..Might be about to get a little less bleak. The phases of threat and subsequent remedy have continued to play out in this rather troublesome past year. The threat of inflation, whilst written off as a passing phenomena, eventually received its antidote of monetary policy adjustment. So too now is the threat of energy provision particularly in energy import dependent Europe set to perhaps step into the remedial phase. That could all be positive for markets and risk. The Czech Republic currently holds the rotating presidency of the Council of the European Union. This affords it some might in determining the legislative agenda and policy direction of the executive arm of the Union. It appears to have chosen to use this opportunity to attempt to achieve an intergovernmental solution to the energy crisis.
In the United Kingdom also, there is increasing pressure upon the government to take action to protect UK consumers and businesses from rising energy prices. The government appears to have been softening to that particularly in the run up to the leadership election with opponents Liz Truss and Rishi Sunak vying for position. Whilst at the government level, the energy crisis will still have enormous costs, it is expected that by insulating consumers and businesses economic growth may be preserved more effectively. Some clever accounting may also mean that headline levels of inflation later this year are far less severe than they have recently been forecast to be.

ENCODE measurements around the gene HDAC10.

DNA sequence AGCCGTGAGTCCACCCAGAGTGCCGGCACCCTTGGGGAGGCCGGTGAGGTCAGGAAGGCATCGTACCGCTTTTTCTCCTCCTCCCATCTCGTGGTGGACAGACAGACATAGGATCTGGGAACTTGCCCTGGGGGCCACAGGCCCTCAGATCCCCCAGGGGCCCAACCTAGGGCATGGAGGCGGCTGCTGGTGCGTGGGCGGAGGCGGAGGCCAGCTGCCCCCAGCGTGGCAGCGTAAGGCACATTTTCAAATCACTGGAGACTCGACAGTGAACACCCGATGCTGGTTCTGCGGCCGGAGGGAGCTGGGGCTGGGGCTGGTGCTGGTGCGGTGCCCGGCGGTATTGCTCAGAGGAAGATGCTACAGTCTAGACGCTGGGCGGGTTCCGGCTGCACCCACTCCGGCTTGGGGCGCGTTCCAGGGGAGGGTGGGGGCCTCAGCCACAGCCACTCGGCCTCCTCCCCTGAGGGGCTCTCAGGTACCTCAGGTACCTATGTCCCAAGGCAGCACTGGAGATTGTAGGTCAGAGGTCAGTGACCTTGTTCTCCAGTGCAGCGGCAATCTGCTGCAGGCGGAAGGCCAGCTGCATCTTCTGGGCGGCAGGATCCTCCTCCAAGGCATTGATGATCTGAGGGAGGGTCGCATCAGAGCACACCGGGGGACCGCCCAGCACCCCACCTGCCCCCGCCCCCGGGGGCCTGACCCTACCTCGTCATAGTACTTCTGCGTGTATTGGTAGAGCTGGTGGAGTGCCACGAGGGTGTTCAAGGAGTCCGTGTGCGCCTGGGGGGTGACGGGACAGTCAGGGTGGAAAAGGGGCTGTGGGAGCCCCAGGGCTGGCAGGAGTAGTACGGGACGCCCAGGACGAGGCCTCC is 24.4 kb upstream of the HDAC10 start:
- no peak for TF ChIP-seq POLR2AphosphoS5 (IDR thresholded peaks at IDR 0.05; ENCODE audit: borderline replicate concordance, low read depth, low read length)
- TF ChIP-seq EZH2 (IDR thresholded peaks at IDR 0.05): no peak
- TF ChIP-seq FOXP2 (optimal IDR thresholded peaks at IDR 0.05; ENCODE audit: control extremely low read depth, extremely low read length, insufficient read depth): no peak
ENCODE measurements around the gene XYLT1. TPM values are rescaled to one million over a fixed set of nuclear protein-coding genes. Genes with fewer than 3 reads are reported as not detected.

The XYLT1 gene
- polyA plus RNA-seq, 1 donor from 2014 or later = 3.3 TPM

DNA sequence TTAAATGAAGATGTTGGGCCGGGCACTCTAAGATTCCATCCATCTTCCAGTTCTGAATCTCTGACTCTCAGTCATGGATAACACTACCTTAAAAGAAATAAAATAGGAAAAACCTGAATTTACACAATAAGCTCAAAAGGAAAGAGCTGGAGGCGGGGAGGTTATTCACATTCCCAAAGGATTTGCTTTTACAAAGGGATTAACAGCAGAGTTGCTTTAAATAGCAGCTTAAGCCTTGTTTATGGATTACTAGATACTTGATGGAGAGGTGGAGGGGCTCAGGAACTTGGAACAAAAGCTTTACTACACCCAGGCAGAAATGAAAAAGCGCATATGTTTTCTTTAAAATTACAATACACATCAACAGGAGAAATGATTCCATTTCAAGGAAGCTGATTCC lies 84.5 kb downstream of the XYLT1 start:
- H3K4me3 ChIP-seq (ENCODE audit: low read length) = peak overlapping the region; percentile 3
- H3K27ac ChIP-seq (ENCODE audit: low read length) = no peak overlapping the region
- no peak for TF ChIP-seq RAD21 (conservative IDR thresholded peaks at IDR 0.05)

There is further optimism for the global economy to be found from China once again. As we have discussed recently, the support that China is bringing to its economy has been demanded by the continued under performance of its economy. At the same time, if successful, this boost to Chinese growth could also provide support for the global economy given China’s significance and role in the global economy. Therefore, the economic stimulus that it announced yesterday for a further 1 trillion yuan of stimulus could be seen as another light at the end of the tunnel. It is likely however that domestic authorities will need to go considerably further than that to make a material change.
Discussion and Analysis by Charles Porter